|Kamat Research Database||.|
V.N. Shenoy O'key (1917-1998 CE)
by Dr. Jyotsna Kamat
V.N. "O'key" was a rare person with rare combinations of humanism, artistic merit, and humility. He kept a low profile throughout his life, sometimes not even bothering to initial his innumerable art creations. With the result, most of them are difficult to identify or trace. It is rather difficult to reconstruct the life and achievements of this extraordinary artist, who drew, painted, sketched, clicked and engraved. In addition, he was a socialist to the core. "Service before self" remained his motto till the end.
Kamat's Potpourri is specially indebted to Mr. T. N. Shenoy, nephew of O'key for providing hundreds of slides and ink-portraits for inclusion in Kamat Research Database. Mr. Shenoy also provided biographical notes of the great artist who lived and died shy of publicity. The creative works O'key left behind are an excellent primary source of visual graphics.
Born as Vasudev, second son of T. Narasimha Shenoy and Sundaribai of Mulki among their five children. Vasudev spent early years in the town of Mulki (in present day South Kanara district of Karnataka) where he had early schooling. Surroundings were beautiful but life was hard. He left Mulki at the tender age of fifteen for Mumbai to make a living and also pursue art which was very dear to him. He worked at a hotel of his relatives and attended classes at the Institute of Fine Arts. After qualifying himself he entered the famous J.J. School of Arts. However he did not complete the course. He plunged into the national struggle, was thrown out of school and sent to jail, for "picketing".
India then was passing through a crucial phase of struggle for its independence. Young Vasudev could not be kept mum. He started contributing his mite through art form. He came in contact with Sane Guruji, the great writer, teacher, reformist and social worker. He started drawing sketches and illustrations to "Sadhana", a very popular periodical run by Sane Guruji. He assumed the pen name of O'key.
O'key is a short form of Ola Lanke, a folklore name of Mulki town. "Ola" means inner and "Lanke'' is the land of Ravana. Thus V.N. Shenoy came to be recognized as V.N.O'key among the activist circles.
Involvement in Socialist Agenda
While in jail, O'key came in contact with Yusuf Meher Ali who was interned during Quit India Movement (1942) but released because of health reasons. He was planning and scripting an exhibition on Indian Freedom struggle of 1857-1943. O'key offered to draw illustrations after his release.
By then, O'key's name was familiar as a versatile artist who painted walls of educational institutions, made illustrations for text books, and drawings for commercial purposes. It was means for his simple living. He prepared a calendar of National Leaders for Dr. N.S. Hardikar and his Rashtreeya Swayamsevaka Dal (R.S.D).
O'key worked day and night for Yusuf Meher Ali's project. He prepared 150 large paintings to suit the script. Kamaladevi Chattopadhyaya inaugurated the exhibition which was an instantly popular in Mumbai. Later it was held at several places. O'key's work received wide acclaim.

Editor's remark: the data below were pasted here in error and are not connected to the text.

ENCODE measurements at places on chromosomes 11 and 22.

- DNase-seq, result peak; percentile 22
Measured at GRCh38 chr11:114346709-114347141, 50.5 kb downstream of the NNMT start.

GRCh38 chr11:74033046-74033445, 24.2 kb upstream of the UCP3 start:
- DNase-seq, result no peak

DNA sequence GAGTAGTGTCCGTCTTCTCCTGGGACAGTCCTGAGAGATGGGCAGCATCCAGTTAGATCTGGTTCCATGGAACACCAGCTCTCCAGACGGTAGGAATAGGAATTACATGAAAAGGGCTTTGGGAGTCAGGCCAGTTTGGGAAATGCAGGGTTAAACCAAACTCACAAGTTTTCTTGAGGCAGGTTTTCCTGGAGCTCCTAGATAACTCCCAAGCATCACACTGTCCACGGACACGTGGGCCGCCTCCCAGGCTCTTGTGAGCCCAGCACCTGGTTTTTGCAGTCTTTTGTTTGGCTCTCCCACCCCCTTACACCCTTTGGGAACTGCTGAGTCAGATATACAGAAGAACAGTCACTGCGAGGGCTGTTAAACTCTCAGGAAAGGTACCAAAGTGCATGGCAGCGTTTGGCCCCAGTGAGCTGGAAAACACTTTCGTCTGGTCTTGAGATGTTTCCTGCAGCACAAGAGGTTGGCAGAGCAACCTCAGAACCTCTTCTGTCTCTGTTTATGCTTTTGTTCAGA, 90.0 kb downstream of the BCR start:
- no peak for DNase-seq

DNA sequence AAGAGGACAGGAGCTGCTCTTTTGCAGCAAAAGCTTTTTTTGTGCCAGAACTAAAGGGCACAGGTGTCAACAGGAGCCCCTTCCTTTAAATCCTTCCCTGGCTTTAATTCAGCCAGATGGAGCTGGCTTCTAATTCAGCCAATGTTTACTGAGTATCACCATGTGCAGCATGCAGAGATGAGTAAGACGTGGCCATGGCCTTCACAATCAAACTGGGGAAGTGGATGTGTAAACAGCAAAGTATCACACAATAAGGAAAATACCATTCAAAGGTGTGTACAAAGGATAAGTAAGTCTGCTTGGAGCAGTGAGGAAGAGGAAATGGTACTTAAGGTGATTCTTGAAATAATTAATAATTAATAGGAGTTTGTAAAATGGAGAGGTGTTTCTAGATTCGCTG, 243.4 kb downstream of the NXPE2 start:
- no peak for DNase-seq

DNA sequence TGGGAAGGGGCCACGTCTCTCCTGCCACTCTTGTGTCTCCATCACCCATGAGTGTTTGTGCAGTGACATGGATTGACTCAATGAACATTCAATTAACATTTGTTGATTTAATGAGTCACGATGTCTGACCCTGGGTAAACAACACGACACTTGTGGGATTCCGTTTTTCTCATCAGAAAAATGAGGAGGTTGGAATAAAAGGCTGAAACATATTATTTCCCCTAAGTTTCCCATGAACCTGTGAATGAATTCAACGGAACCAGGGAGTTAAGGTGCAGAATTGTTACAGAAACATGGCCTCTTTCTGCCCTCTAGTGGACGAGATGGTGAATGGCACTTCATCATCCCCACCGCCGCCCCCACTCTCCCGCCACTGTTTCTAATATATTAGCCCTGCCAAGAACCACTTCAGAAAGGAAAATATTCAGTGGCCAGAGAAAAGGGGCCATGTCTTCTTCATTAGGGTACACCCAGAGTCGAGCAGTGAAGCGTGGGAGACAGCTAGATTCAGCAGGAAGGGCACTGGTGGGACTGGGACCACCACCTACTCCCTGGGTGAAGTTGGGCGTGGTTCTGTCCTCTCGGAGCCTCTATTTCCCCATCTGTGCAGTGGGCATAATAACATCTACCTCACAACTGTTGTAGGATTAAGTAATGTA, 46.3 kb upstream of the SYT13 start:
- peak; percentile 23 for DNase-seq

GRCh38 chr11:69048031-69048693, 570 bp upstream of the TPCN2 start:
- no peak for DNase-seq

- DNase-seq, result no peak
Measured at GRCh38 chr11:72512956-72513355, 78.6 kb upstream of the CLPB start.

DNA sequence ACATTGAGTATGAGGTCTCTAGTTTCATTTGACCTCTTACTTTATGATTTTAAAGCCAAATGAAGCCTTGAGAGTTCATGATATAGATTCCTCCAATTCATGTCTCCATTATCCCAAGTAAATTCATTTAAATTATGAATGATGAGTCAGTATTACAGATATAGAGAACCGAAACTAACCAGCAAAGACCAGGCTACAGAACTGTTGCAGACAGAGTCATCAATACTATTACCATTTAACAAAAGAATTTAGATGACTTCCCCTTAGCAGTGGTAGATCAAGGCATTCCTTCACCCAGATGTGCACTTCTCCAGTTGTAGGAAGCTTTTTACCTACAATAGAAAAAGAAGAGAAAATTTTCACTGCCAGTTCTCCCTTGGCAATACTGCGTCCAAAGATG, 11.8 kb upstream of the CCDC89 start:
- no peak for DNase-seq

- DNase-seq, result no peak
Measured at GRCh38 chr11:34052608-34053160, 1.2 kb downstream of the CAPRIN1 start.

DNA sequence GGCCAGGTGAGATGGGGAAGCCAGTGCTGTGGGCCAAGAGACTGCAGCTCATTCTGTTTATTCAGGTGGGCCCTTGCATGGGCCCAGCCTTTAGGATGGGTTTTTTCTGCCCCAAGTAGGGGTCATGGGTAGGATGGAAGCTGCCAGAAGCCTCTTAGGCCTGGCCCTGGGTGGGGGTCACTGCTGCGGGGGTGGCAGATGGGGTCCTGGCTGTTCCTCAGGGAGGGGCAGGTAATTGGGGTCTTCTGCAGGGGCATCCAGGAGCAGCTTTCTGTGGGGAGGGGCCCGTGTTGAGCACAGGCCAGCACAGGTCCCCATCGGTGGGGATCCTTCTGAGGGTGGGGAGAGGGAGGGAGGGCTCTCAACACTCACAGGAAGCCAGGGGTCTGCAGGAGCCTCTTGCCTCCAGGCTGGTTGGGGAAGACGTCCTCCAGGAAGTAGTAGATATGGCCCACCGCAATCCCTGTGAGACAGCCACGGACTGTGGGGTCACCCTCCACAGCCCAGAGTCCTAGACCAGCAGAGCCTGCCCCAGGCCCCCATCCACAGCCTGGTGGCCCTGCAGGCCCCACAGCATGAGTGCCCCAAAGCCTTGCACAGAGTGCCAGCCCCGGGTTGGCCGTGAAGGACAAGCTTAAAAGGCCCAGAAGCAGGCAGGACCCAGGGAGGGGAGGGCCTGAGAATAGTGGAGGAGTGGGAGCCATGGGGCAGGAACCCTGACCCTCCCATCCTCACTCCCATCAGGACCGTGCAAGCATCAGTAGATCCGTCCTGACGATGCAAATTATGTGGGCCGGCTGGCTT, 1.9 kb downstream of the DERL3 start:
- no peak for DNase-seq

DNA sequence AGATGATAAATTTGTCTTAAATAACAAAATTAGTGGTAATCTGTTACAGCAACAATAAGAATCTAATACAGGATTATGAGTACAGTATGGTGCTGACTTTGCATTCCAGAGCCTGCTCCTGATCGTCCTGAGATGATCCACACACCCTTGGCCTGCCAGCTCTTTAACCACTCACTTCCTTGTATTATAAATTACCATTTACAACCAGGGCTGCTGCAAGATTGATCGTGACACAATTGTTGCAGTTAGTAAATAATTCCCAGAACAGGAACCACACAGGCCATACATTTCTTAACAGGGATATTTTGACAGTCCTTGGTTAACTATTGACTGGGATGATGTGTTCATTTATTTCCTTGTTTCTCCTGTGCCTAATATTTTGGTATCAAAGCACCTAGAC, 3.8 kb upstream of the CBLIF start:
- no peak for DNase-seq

In the company of his socialist friends O'key developed the habit of reading. He became aware of socialistic movements throughout the world. He actively participated in all national conventions. No meeting or convention was complete without O'key's newly invented line drawings, ink portraits and stage decorations.
Documenting India and Indians
He was a avid traveler. He immensely liked nature. The Himalaya ranges, rivers, seas and oceans, forests, trees, birds and old temples attracted him in no small measure. After independence of India (in 1947) he opened his studio and started giving shape to his artistic dreams.
His ink and pen portraits of famous musicians, artists, national leader, politicians, writer etc., made him a very "wanted man" outside the studio as well. When S.M. Joshi turned 70, a felicitation volume, "Architects of Modern India" was planned and executed. That volume carries 66 illustration of eminent personalities in different fields made by O'key. This is the only book where O'key's drawings are available in one place.
Pu. La. Deshpande, the distinguished Marathi writer, was highly appreciative of O'key's art. He used to arrange talks and concerts of well known littérateurs and artists in those days. He made it a practice to present a portrait of theirs, made by O'key at the end of the program.
O'key fought underground in the dark days of Emergency as well (1975). He drew illustrations on atrocities committed for underground periodicals. These drew the attention of Amnesty International, Socialist International and Human Rights Commission.
O'key's last days were difficult. He was a bachelor and had no place to call his own. He suffered from the Alzheimer's decease, got lost in Bombay crowds and was found in a collapsed condition in a public park. He was carried to Shantidham at Gorai established in memory of Mother Theresa. From there he was taken to Shantivan , dedicated to Sane Guruji where was fed and nursed. Later he was taken to Panvel home for senior citizens run by his community where he breathed his last.
O'key was a great patron of Indian Classical Music and left behind many precious recordings of great masters.
We thank Ms. Hema Kudva, a niece of V.N. O'key, for providing some corrections and for additional information.
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